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In-Network Vs Out-of-Network: What You Need to Know

In-Network Vs Out-of-Network Providers

In-network providers have previously signed a contract that limits the amount of money (contracted rate) a provider may charge individuals who are covered under the contracted insurance company. The agreed-upon contract rate includes both the patient and insurer’s shares. The portion of the contracted rate a patient pays is determined by his or her policy.

Out-of-network providers are providers who have not agreed to accept a contracted rate with a patient’s insurance company. If a patient chooses to seek treatment outside of his or her network, insurance companies typically require the patient to pay a larger deductible, copayment and coinsurance amount.

Choosing an Out-of-Network Provider Can be Beneficial

Although seeking treatment from a provider that is not within the patient’s network is typically more expensive, there are reasons that some patients choose to seek care from providers who do not have a contracted rate with their insurance company.

An individual may choose to go out-of-network to receive treatment:

  • from a particular physician due to his or her expertise (i.e., sports-medicine, orthopedic specialist); or
  • from a specific treatment center specializing in the condition or injury for which he or she is seeking treatment (i.e., a cancer treatment center specializing in treating leukemia).

Out-of-Network Emergency Care Regulations

Due to the Affordable Care Act (ACA), all insurance plans that were sold after March 23, 2010, are required to cover out-of-network emergency care. According to the ACA, insurance companies who offer these plans cannot charge higher coinsurance or copayments if an individual receives emergency care from an out-of-network provider. Furthermore, individuals are not required to receive prior approval to receive this emergency care. However, non-emergency care must be delivered by an in-network provider and prior approval from the insurance company may be required.

It is important to note that an insurance plan purchased prior to March 23, 2010, a short-term plan and other types of coverage may not be required to follow these rules.

Patients Need to Comparison Shop

As health care costs continue to rise, patients need to shop around to find the best care at the most reasonable prices. Even individuals who plan to stay in-network should compare the prices charged by the physicians and facilities offering contracted rates.

Consider that an insurance company may pay from $500 to $3,000 for a magnetic resonance imaging (MRI) scan of the ankle and foot. If a patient who is required to pay a 20 percent co-pay for services receives an MRI at a contracted facility that charges $500, he or she will be responsible for $100; whereas, a $3,000 MRI at a different in-network facility would cost the patient $600.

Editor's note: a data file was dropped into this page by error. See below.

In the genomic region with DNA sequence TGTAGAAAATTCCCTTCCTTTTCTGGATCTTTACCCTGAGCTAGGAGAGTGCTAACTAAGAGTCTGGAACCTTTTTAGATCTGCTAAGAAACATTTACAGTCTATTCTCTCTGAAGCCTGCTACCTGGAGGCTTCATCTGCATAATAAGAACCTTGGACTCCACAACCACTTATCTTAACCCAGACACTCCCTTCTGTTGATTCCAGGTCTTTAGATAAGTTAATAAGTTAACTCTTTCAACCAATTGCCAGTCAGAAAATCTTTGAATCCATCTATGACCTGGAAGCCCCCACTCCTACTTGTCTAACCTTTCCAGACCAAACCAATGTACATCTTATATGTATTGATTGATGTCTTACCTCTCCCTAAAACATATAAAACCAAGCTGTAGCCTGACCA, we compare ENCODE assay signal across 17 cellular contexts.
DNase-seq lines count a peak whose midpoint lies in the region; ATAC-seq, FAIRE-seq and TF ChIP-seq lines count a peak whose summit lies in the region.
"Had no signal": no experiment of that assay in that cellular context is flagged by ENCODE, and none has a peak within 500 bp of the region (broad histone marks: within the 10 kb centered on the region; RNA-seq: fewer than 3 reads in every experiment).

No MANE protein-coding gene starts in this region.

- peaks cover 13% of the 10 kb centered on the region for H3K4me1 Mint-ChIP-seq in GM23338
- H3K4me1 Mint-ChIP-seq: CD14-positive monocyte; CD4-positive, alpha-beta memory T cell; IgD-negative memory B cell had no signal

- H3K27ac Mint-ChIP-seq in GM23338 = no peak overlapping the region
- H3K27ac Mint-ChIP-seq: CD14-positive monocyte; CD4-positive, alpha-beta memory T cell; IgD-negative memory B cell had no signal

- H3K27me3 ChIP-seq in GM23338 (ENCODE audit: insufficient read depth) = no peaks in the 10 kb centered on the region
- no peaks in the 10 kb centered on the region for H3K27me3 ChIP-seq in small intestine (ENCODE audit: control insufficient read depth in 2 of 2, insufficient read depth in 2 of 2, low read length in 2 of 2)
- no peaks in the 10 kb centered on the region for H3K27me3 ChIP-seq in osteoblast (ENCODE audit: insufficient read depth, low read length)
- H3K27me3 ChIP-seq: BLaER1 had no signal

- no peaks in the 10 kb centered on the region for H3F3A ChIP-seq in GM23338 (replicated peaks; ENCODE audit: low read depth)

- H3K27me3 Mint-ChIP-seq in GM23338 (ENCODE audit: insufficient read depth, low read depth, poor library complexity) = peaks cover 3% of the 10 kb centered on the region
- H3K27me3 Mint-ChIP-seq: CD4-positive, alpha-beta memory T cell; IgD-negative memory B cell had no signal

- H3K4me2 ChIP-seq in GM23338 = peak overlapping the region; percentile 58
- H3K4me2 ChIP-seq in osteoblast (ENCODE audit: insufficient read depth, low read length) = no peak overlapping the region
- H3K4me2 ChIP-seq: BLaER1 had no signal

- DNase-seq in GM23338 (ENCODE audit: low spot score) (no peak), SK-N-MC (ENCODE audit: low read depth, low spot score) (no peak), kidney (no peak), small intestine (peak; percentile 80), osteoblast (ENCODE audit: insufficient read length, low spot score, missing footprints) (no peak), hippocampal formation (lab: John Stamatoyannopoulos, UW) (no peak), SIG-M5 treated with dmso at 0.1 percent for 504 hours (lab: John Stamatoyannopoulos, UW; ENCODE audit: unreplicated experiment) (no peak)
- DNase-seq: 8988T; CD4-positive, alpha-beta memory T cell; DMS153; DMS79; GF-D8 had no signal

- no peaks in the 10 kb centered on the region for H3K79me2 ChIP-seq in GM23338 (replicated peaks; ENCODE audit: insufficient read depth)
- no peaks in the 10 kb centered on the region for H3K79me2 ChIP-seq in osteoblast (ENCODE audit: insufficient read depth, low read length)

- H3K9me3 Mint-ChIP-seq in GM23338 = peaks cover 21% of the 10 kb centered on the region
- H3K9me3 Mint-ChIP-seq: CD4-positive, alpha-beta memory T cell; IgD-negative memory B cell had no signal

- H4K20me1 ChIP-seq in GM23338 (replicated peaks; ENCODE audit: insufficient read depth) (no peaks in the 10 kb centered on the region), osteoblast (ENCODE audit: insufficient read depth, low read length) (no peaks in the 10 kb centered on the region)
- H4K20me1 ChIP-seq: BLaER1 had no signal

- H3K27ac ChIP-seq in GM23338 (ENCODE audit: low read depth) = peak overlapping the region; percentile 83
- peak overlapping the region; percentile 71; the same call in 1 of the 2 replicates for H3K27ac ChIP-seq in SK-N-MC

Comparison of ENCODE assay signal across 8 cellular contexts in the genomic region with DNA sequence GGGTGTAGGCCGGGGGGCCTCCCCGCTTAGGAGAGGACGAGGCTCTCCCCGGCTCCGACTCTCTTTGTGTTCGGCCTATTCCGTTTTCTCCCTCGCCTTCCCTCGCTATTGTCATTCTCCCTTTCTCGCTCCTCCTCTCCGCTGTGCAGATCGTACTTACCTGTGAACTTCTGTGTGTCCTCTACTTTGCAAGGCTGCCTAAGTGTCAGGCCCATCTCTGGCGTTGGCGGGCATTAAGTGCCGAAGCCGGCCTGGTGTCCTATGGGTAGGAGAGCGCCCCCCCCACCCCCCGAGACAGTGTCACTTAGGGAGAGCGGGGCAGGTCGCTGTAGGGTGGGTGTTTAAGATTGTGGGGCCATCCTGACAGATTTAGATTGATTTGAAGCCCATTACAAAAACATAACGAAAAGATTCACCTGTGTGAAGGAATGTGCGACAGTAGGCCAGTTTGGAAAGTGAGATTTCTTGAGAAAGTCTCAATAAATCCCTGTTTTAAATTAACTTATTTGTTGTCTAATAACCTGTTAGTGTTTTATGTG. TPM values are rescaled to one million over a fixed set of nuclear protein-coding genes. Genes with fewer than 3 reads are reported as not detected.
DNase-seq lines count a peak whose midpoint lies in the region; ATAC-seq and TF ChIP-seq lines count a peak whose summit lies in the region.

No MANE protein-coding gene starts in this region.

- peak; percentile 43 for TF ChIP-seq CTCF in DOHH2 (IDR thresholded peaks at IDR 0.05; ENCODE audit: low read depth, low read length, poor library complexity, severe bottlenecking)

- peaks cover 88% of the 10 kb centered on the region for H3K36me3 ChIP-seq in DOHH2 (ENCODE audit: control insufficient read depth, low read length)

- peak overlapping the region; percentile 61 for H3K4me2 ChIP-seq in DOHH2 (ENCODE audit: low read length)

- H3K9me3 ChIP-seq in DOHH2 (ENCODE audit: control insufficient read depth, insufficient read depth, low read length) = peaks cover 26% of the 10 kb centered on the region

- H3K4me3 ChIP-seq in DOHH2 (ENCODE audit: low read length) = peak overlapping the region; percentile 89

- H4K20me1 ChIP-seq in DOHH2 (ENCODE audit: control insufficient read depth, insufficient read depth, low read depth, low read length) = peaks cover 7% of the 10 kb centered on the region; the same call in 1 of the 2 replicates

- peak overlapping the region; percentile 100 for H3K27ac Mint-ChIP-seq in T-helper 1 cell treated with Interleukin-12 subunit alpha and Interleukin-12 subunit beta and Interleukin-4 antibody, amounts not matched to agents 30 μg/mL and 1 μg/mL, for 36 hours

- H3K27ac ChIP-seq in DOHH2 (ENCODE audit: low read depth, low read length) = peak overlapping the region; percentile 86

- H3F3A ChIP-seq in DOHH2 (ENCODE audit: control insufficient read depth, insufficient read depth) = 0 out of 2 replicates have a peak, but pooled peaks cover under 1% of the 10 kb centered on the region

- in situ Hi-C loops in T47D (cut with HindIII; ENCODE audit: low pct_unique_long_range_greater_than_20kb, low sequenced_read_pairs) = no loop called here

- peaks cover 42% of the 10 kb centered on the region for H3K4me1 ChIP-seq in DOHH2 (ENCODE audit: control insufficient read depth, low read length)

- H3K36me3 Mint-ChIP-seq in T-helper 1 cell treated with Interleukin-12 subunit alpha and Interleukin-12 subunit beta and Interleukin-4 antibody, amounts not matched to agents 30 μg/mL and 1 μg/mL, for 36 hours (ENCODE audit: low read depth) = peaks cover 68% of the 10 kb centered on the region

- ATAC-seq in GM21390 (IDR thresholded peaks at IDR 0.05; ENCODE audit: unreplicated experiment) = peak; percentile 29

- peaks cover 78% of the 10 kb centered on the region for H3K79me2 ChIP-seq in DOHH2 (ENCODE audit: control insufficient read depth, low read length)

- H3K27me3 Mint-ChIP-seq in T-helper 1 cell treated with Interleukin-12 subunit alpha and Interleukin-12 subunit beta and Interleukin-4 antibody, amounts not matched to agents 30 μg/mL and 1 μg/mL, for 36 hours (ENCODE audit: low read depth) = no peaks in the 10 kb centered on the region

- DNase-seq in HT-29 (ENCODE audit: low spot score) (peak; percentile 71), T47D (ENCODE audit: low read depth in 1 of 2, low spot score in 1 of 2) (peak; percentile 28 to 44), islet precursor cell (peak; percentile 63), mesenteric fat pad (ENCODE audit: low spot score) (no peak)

Some Patients in Pensacola, Florida, Are Choosing to Pay Cash for Services

As deductibles continue to increase, some individuals are choosing to pay cash for services: Especially when they want to seek treatment from a skilled surgeon or specialist who is not contracted with their network.

For example, if a patient’s in-network deductible is $5,000 and his or her out-of-network surgical procedure costs $5,000, the patient may choose to have his or her ankle and foot surgery performed by a highly skilled out-of-network surgeon as opposed to by an in-network surgeon who does not offer the same experience and skill.

Patients should keep in mind that when they do not use their health insurance for a medical service, the money paid out of pocket to the provider will not be applied towards their deductible; however, a portion of these charges may qualify to be taken as a deduction on his or her annual income taxes.

The Future of Health Insurance

In 2016, average deductibles across the gold, silver and bronze plans of the Affordable Care Act’s exchanges increased by 8.4 percent ($265). It is projected that costs related to health insurance and health care services will continue to rise.

The 2016 Presidential Candidates, Hillary Clinton (D) and Donald Trump (R), have both stated that should they take office; changes will be made to ObamaCare. Consequently, determining the future of health care costs and health insurance is challenging. Therefore, individuals need to be vigilant in comparing the health care costs and benefits of both in-network, and out-of-network providers.

We encourage our patients to ask questions and compare prices. An injury to the ankle and foot that is left untreated can lead to a lifetime of chronic pain. For this reason, individuals should seek treatment with an experienced orthopedic surgeon.


 

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Sources:

  1. https://www.webmd.com/health-insurance/save-healthcare
  2. https://www.irs.gov/taxtopics/tc502.html
  3. https://obamacarefacts.com
  4. https://www.hhs.gov/healthcare/about-the-law/read-the-law/
  5. https://www.nationalreview.com/article/433940/obamacare-deductibles-are-skyrocketing-affordable-care-act-health-insurance-anything
  6. https://www.webmd.com/health-insurance/save-healthcare
  7. https://resources.ehealthinsurance.com/affordable-care-act/ever-make-sense-use-health-coverage
  8. https://www.verywell.com/out-of-network-1738597
  9. https://obamacarefacts.com/questions/is-out-of-network-emergcy-care-covered/

 

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